Music for the Month
Limited organ accompaniment has now also resumed. Usually, this will be on the first and third Sundays of each month. With the prospect of a further easing of social distancing measures, we hope to be able to welcome our choristers back soon. The music planned for the next Sunday is set out below:
Music for Sunday 3rd July 2021
Communion Voluntary Elegy - George Thalben-Ball
Thalben-Ball succeeded Walford-Davies as organist and director of the Temple Church choir, a post he held for nearly 60 years.
Under his direction, the choir achieved in 1927 international fame with its recording of Mendelssohn's Hear My Prayer, featuring Ernest Lough as the treble soloist.
The Elegy originated in an improvisation which Thalben-Ball played at the end of a live BBC daily religious service during World War II, when the service finished a couple of minutes earlier than expected. So many listeners to the broadcast telephoned the BBC to ask what the composition was, that he decided to write down his improvisation as well as he could remember it.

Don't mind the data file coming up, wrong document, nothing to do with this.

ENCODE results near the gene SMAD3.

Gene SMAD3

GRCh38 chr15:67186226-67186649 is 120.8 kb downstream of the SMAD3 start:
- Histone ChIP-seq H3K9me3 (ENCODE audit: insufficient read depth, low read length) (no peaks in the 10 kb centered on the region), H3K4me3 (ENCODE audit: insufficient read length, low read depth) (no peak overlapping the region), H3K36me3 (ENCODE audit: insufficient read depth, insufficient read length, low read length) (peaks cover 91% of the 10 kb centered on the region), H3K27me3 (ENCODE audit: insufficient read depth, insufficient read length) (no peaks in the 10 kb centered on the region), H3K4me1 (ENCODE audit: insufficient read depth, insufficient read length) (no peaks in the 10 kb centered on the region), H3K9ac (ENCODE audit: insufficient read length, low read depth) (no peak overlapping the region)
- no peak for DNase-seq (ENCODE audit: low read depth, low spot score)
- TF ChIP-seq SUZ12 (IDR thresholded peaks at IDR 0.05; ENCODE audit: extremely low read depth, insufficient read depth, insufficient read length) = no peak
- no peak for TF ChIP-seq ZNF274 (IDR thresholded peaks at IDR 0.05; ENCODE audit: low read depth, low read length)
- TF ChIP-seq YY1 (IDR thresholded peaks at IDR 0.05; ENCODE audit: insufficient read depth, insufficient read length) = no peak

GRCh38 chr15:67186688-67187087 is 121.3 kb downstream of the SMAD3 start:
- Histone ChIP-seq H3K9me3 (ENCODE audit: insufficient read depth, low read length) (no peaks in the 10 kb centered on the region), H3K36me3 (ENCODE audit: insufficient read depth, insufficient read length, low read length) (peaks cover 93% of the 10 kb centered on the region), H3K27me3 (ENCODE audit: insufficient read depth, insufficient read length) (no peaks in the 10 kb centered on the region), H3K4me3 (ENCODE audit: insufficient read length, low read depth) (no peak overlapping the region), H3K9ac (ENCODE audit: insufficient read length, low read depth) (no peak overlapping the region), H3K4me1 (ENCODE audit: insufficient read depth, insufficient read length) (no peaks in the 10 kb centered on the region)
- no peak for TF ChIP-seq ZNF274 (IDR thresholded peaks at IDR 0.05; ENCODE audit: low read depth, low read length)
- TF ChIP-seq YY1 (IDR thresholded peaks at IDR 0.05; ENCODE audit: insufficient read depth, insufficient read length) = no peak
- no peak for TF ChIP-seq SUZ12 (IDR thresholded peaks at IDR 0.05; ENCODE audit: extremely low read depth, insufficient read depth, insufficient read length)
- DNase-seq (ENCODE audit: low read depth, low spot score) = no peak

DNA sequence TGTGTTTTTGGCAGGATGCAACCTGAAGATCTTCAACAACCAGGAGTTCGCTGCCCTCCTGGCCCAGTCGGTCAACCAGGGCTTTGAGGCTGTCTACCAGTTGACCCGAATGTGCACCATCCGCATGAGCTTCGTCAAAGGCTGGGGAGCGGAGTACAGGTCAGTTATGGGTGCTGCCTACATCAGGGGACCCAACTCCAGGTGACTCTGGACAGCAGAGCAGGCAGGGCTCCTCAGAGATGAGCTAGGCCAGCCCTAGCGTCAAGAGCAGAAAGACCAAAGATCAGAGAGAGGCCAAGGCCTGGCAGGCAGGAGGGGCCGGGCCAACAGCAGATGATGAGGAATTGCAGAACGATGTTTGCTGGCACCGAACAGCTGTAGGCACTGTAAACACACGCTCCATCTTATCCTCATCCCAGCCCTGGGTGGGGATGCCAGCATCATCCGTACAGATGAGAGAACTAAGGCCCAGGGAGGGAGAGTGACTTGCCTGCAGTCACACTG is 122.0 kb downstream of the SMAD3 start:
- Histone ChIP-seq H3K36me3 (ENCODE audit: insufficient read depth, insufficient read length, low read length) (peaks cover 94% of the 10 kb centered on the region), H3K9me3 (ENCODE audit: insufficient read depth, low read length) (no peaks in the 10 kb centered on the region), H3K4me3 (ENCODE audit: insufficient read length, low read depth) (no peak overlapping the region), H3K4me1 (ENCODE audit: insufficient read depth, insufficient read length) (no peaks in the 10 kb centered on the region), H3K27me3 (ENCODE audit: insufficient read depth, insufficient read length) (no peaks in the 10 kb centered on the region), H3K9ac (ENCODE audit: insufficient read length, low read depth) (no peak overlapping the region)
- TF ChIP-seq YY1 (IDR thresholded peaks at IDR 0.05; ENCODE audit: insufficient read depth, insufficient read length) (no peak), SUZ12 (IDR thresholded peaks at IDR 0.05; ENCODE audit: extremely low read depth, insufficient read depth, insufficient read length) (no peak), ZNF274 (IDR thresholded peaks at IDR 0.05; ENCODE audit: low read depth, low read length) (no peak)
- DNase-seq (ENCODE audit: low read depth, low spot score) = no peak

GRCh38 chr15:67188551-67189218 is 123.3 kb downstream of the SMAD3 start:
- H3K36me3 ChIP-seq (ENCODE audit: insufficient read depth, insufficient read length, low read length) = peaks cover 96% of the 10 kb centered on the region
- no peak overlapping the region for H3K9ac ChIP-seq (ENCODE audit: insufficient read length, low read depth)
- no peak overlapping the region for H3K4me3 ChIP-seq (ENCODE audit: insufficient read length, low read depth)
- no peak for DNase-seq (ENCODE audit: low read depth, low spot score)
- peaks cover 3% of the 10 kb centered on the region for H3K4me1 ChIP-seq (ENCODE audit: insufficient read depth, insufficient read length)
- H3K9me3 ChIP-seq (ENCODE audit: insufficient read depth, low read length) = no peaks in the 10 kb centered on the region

Thalben-Ball was an unashamed virtuoso, whether as pianist, as organist, or as choirmaster. He played the solo part in the first performance by an English-trained pianist of Rachmaninoff’s famously difficult Piano Concerto No 3, at the RCM in 1915, when he was aged 19.
In addition to his duties at the Temple, Thalben-Ball was Birmingham City ist, giving 1000 performances over a period of three decades.
Toccata in F – Charles Widor (1844-1937)
After studying in Brussels with Lemmens for organ and with Fétis for composition, Widor moved to Paris, and became assistant to Saint-Saëns at Église de la Madeleine, later moving to be orhganist of Saint-Sulpice, with the combined recommendation of the organ builder Cavaillé-Coll,
Saint-Saëns, and Charles Gounod.
Widor was at the forefront of a revival in French organ music, which utilized a new organ design pioneered by Aristide Cavaillé-Coll that was "symphonic" in style. This new style of organ, with a truly orchestral range of voicing and unprecedented abilities for smooth crescendos and diminuendos, encouraged composers to write music that was fully symphonic in scope.
The Toccata from Symphony No. 5 is the first of the toccatas characteristic of French Romantic organ music, and served as a model for later works by Gigout, Boëllmann, Mulet, Vierne and Dupré. Widor was pleased with the worldwide renown this single piece afforded him.